Carlton Day Reed, 82
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WOOLWICH -- Carlton Day Reed died peacefully on Saturday, Dec. 8, 2012, of complications due to Alzheimer's disease. He was 82.
He was born on Aug. 11, 1930, to Carlton Day Reed Sr. and Louise Hinchey Reed in Bath. Known to all as 'Bud,' he grew up in Days Ferry attending the one room schoolhouse in the neighborhood with his sisters, Mary Lou, Hopestill and Hepzibah. Bud graduated from Morse High where he was a standout athlete in football, hockey and baseball. He took a post graduate year at Governor Dummer Academy in Byfield, Mass., before entering Colby College in 1949. Bud majored in history and excelled at athletics. In his senior year at Colby Bud captained the football and hockey teams.
Bud married the love of his life, Helen Elizabeth Cummings of Bath while still a student at Colby. They were high school sweethearts and celebrated more than 60 years of marriage together.
Upon graduating from Colby in 1953, Bud joined his father in the family construction business Reed & Reed as a partner. He was a driving force as the company continued to prosper primarily building bridges throughout the state of Maine. He served as President until 1986 then as Chairman of the Board through 2010 and Chairman Emeritus at the time of his death.
Bud won a seat in the Maine House of Representatives in 1958 and was elected to the Maine Senate in 1962 and re-elected in 1964. Bud was chosen by his peers as Senate President in 1965-66, the first Democrat in 54 years to hold this position and he served two more terms, one as minority leader. He was proud of his leadership in passing legislation to help clean-up Maine's polluted rivers. In 1966 he ran unsuccessfully in the Democratic primary for Governor of Maine.
Following his career in politics Bud was appointed a Trustee of the University of Maine system and a member of the Maine State Board of Education. He joined the Boards of Canal National Bank, Key Corp. and Central Maine Power Company where he rose to the position of Chairman of the Board from 1991 to 1995. He was profiledin the Wall Street Journal as a leading example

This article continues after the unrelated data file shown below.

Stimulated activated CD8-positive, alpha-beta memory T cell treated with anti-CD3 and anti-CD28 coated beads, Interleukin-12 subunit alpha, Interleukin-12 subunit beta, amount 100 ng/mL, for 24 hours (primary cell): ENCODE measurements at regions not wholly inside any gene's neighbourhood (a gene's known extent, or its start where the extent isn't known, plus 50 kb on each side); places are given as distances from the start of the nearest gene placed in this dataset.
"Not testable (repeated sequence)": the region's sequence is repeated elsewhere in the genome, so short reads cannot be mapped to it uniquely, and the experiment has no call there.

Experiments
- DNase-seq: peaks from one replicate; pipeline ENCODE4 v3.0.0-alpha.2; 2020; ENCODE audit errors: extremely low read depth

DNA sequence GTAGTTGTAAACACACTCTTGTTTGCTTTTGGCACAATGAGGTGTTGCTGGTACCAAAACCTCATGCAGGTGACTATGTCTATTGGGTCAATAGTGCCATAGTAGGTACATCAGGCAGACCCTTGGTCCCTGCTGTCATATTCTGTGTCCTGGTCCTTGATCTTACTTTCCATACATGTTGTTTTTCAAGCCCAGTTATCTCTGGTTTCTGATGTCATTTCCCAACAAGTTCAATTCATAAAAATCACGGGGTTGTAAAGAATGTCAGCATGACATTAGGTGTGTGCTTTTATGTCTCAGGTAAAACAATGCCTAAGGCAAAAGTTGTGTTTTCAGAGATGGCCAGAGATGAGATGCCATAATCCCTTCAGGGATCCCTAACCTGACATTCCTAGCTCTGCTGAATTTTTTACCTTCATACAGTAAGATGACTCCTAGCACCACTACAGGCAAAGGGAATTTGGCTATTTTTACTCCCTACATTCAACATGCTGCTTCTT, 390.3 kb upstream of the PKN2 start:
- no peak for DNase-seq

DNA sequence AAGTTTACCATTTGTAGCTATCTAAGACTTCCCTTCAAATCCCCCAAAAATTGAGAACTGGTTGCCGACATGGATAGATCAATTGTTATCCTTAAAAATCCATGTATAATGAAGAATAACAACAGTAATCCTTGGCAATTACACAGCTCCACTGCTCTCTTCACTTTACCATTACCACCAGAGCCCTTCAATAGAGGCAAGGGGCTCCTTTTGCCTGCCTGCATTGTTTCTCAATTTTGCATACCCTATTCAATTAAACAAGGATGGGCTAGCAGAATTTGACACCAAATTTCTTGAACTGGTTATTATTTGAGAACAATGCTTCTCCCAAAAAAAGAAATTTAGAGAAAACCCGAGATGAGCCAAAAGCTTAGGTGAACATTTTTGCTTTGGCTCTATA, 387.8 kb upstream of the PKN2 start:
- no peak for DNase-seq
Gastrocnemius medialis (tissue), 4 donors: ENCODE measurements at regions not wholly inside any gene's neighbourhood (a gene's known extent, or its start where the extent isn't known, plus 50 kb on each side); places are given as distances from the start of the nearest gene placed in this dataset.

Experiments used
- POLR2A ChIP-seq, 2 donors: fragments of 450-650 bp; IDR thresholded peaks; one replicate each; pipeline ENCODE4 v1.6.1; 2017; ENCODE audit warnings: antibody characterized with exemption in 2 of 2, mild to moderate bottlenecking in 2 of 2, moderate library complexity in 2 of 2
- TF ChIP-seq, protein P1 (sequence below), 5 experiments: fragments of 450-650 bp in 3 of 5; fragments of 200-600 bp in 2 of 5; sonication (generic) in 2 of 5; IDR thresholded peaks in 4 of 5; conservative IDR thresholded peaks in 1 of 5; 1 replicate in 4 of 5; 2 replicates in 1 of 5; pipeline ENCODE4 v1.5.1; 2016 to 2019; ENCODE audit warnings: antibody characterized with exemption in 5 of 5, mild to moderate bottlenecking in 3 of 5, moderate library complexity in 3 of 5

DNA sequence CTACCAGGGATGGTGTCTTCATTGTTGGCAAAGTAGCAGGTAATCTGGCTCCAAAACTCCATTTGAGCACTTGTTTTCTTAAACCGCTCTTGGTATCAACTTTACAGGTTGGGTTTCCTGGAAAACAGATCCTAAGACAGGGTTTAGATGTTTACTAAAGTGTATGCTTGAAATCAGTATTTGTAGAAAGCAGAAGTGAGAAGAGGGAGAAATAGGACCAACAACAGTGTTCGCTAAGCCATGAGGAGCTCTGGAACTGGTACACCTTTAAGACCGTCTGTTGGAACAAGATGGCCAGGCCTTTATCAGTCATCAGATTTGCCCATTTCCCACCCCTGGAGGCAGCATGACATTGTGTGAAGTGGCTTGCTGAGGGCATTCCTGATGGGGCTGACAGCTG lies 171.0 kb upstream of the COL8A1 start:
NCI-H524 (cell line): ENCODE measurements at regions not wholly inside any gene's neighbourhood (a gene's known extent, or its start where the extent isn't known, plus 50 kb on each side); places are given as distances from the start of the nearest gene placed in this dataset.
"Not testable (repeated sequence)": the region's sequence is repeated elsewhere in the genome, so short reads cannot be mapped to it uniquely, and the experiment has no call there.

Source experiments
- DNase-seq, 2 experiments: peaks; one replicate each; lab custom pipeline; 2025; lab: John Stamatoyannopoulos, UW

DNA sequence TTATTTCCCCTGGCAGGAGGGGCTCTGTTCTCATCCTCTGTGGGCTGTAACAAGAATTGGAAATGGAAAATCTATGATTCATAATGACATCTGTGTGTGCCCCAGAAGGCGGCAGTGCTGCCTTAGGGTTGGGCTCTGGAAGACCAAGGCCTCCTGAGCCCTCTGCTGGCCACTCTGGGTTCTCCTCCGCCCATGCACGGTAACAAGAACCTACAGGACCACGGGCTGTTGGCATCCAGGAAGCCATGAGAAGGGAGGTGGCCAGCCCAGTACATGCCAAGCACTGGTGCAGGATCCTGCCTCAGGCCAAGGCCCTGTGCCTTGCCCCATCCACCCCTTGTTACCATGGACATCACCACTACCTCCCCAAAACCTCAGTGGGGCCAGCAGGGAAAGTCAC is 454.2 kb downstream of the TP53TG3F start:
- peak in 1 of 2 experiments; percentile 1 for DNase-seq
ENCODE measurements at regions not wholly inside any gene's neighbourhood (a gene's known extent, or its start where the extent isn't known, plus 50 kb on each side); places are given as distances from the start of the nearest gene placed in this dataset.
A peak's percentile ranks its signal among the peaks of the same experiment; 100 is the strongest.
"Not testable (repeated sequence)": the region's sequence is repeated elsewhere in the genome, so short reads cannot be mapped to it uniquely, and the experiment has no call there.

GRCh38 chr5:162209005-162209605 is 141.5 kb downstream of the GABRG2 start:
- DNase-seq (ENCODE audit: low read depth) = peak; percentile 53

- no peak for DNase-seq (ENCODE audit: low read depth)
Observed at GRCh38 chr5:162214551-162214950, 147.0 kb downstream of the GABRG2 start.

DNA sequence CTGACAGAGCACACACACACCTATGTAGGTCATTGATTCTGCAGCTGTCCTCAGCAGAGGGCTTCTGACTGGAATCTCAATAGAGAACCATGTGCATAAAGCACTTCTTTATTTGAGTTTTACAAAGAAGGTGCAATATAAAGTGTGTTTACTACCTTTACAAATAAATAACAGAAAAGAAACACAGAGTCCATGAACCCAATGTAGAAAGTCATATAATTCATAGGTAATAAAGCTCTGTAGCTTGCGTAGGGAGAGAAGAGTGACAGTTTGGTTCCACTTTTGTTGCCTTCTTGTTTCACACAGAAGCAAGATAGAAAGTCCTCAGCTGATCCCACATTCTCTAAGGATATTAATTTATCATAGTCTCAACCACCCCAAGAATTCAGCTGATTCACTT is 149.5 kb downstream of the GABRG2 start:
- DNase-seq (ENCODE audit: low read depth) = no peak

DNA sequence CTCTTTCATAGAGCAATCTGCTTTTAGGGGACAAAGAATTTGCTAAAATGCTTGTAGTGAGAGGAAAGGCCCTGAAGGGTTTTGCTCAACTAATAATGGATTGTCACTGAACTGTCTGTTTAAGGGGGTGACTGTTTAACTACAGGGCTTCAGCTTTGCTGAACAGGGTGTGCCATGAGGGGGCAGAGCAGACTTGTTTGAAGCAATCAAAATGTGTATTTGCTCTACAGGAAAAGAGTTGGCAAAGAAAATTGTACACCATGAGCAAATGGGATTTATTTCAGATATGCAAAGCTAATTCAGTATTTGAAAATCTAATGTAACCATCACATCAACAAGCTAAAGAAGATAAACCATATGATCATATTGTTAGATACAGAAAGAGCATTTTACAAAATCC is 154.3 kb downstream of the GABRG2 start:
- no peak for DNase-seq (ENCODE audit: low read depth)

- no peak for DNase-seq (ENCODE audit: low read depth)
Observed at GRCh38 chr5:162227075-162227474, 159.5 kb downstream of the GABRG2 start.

Carlton Day Reed
of the independent role an outside Chairman should play.
Bud lived all of his life in Days Ferry, attending the one-room schoolhouse, serving the Days Ferry Congregational Church in various capacities including Deacon, Trustee and Treasurer. And he could often be found walking the shores of the Kennebec with his loyal dog Mallie.
Bud and Betty traveled the world visiting six continents and experiencing many different cultures and places. Never one to sit idle, Bud spent his leisure time on building projects, including an 80 foot covered bridge, a gazebo, and a cottage on 'Bud's Island,' located in Merrymeeting Bay. Much of the work on the latter was done while he was recuperating from a broken hip. Bud was also active in the Woolwich Historical Society, serving as its President and helping write and publish a book, the History of Woolwich, Maine.
But of all that Bud enjoyed in his life of business, public service and travel, he loved his family more than anything. He was patriarch to a large loving family including six children; 19 grandchildren, four great-grandchildren and several nieces and nephews.
He is survived by his wife, Helen Elizabeth Cummings Reed of Woolwich; a sister, Hepzibah Powers of Kittery; a son, Thomas of Woolwich, and five daughters, Prudence Kraft of Falmouth, Susan Parker of Woolwich, Hopestill Spillane of Darien, Conn., Abigail Reed of Falmouth, and Mary Fitzgerald of Falmouth.
A memorial service will be held on Friday, Dec. 14, at 11 a.m., at the Days Ferry Congregational Church in Woolwich. To share your thoughts and condolences with the family, please visit www.desmondfuneralhomes.com.
In lieu of flowers, donations
may be made to:
The Days Ferry
P.O. Box 103
Woolwich, Maine 04579
The C. D. Reed Alzheimer's Research Fund
The Jackson Laboratory
Attn.: Joanne Bean
P.O. Box 254
Bar Harbor, Maine 04609-0254
or a gift may be made online at genetichealth.jax.org/support- the-lab/make-gift
Published in Portland Press Herald/Maine Sunday Telegram on Dec. 11, 2012